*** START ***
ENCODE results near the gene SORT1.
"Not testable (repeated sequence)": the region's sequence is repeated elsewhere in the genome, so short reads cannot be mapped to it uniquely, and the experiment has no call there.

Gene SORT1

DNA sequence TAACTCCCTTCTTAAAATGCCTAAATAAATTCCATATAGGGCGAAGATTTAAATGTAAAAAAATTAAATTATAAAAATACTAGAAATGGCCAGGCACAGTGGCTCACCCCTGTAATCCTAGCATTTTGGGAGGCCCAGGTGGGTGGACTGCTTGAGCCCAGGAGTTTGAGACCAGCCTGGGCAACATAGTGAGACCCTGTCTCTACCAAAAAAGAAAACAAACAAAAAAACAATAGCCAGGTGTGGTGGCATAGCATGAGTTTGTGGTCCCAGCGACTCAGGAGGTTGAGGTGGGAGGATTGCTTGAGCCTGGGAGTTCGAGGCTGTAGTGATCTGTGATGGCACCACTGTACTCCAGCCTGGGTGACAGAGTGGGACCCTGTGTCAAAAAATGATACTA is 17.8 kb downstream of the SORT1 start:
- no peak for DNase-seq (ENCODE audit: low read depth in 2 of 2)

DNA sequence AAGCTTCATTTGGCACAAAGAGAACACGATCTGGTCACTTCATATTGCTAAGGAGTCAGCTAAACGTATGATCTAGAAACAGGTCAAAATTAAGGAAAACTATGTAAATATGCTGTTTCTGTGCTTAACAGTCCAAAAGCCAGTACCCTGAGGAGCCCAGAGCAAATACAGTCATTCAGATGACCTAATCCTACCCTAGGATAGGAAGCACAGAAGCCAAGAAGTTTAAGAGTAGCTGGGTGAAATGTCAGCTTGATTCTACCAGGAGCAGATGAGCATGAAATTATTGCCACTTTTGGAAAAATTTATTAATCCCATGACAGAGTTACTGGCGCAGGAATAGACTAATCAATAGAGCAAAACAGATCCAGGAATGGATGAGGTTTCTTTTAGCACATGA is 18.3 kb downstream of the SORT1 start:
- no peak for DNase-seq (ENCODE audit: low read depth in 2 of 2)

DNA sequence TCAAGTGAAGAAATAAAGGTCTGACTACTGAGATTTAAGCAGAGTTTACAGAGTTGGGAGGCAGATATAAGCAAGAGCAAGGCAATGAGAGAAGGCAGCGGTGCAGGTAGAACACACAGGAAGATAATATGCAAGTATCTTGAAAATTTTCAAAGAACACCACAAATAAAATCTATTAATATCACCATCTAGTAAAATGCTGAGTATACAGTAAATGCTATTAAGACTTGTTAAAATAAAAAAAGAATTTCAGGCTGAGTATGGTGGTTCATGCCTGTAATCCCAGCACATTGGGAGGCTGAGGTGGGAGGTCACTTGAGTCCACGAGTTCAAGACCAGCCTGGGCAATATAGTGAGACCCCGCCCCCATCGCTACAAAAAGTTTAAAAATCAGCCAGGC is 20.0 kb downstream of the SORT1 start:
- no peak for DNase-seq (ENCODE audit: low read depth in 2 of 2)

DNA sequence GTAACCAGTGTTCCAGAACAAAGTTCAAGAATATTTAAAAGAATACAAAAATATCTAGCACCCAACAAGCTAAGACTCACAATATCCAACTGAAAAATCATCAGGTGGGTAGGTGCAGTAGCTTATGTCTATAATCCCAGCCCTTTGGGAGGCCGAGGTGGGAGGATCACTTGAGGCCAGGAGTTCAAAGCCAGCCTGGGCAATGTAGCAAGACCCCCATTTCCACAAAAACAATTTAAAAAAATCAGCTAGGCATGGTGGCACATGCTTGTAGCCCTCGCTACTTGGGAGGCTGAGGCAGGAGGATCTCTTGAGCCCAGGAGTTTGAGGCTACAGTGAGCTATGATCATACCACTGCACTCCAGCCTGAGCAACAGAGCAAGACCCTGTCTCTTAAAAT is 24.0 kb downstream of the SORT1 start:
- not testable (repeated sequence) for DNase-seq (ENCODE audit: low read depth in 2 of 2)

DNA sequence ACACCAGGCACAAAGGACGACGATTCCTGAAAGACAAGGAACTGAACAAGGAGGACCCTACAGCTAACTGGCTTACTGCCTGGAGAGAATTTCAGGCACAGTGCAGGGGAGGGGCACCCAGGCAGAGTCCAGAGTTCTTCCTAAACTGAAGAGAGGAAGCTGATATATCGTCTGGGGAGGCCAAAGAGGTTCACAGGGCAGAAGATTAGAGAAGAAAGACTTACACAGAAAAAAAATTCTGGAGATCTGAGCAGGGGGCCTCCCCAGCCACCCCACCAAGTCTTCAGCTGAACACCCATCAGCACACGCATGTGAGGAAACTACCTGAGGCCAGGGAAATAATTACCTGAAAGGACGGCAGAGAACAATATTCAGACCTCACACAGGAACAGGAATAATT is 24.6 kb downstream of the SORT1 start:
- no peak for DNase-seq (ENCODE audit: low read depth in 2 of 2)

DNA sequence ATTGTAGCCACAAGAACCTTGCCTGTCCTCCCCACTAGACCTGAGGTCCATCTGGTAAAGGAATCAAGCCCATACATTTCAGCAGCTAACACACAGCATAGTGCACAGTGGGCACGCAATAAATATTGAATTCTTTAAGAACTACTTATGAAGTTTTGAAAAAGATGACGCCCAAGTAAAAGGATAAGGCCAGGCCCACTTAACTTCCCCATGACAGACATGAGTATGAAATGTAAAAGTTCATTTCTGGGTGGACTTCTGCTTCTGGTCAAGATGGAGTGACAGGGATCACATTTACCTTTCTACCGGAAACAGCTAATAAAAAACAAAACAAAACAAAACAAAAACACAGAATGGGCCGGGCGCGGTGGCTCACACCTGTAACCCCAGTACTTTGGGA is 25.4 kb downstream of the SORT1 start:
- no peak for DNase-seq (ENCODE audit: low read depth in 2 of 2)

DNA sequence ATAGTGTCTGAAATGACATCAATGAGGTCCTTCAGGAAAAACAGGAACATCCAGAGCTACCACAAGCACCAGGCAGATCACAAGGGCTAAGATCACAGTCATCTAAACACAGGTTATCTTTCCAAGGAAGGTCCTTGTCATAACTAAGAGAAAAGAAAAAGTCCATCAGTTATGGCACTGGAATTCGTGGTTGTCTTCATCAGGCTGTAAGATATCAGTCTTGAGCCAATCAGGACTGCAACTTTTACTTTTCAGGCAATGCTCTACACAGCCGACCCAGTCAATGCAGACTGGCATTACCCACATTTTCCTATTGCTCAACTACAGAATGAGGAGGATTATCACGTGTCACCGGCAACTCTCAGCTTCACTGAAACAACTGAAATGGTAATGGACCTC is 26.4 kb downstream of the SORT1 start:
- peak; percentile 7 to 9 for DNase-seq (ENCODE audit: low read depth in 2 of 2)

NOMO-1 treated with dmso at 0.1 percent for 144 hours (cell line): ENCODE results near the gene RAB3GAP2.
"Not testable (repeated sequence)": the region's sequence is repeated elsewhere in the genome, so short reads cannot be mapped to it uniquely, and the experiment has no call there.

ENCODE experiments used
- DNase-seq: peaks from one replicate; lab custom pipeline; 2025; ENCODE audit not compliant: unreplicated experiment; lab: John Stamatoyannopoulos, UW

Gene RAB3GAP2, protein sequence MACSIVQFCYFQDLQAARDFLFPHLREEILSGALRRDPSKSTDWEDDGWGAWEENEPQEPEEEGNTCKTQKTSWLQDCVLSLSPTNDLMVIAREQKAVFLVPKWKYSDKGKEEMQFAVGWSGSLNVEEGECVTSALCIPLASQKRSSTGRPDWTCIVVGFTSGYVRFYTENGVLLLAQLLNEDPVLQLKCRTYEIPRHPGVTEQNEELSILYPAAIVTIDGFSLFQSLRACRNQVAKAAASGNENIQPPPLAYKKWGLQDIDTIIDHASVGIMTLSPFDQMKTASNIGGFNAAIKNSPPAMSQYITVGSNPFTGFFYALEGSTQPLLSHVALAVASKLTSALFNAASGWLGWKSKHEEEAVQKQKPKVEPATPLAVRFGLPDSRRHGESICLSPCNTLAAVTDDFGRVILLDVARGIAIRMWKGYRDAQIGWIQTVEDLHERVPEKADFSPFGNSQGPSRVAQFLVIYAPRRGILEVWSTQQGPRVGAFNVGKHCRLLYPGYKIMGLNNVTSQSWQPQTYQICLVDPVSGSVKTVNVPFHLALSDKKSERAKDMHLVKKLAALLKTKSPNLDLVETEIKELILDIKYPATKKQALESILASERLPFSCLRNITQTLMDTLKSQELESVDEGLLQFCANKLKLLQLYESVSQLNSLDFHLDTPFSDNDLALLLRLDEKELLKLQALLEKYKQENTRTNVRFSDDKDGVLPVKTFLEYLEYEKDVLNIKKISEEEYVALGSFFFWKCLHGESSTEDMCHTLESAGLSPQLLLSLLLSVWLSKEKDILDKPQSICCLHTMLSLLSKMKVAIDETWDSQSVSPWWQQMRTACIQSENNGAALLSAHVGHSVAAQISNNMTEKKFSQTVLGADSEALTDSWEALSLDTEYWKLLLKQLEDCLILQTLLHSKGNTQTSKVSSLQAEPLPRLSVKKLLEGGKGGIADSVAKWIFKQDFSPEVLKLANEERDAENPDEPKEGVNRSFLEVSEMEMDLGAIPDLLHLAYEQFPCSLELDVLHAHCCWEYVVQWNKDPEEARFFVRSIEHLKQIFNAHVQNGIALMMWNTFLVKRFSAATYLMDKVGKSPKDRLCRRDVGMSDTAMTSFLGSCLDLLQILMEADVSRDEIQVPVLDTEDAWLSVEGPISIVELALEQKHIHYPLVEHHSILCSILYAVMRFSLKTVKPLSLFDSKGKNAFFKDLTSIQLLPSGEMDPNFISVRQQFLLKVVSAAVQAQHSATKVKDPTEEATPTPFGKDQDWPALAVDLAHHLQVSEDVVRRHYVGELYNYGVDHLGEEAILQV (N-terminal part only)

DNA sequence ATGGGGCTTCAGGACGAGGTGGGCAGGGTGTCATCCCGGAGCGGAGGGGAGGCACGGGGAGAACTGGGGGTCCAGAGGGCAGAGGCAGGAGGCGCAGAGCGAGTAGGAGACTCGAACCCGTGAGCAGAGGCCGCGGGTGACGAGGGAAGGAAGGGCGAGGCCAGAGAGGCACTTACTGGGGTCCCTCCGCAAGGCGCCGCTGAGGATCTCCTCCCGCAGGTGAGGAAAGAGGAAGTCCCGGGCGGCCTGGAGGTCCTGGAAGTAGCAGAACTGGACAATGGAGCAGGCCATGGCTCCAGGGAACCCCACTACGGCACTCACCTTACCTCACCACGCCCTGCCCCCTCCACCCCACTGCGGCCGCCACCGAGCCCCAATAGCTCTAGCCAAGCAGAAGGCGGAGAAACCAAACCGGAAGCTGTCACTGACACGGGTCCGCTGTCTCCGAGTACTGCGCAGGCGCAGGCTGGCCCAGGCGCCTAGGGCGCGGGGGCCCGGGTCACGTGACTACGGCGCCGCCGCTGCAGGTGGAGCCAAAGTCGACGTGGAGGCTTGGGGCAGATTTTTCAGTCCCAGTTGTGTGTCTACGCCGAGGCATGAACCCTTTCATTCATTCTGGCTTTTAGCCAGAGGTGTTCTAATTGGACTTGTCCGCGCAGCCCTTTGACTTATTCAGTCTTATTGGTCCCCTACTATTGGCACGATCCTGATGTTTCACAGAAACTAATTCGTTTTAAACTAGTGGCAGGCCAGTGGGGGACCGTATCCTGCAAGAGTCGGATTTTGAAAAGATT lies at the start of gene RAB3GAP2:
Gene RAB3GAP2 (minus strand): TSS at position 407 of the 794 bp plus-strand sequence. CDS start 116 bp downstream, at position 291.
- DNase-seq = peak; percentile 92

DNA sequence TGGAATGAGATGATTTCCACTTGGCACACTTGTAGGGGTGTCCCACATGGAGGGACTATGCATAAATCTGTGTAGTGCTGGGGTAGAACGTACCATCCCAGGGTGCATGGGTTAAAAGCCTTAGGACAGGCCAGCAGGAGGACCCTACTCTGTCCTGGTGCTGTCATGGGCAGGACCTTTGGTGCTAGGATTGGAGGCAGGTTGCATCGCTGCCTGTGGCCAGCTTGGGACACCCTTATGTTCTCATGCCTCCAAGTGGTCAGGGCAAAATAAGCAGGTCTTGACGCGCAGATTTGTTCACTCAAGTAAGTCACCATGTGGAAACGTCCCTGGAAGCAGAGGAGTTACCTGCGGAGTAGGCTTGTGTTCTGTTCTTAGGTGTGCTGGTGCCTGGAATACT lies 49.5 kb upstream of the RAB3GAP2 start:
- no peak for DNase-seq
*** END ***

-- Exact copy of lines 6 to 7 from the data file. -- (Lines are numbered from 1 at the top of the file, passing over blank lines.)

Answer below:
DNA sequence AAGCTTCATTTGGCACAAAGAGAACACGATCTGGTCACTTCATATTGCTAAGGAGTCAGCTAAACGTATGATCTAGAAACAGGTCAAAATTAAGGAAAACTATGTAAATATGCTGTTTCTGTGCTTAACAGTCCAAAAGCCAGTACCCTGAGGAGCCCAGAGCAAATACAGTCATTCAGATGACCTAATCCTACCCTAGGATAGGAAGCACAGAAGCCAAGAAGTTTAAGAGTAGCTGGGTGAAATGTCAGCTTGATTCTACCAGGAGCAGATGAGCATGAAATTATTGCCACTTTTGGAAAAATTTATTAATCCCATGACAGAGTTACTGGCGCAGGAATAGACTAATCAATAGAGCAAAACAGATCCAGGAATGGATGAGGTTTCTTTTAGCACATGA is 18.3 kb downstream of the SORT1 start:
- no peak for DNase-seq (ENCODE audit: low read depth in 2 of 2)